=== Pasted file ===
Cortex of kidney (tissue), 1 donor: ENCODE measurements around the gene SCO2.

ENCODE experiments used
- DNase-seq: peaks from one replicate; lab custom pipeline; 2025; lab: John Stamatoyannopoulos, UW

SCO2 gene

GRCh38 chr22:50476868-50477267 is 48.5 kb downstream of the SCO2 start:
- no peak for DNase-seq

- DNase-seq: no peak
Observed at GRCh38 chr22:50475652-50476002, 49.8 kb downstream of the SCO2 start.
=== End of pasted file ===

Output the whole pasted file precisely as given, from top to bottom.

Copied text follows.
Cortex of kidney (tissue), 1 donor: ENCODE measurements around the gene SCO2.

ENCODE experiments used
- DNase-seq: peaks from one replicate; lab custom pipeline; 2025; lab: John Stamatoyannopoulos, UW

SCO2 gene

GRCh38 chr22:50476868-50477267 is 48.5 kb downstream of the SCO2 start:
- no peak for DNase-seq

- DNase-seq: no peak
Observed at GRCh38 chr22:50475652-50476002, 49.8 kb downstream of the SCO2 start.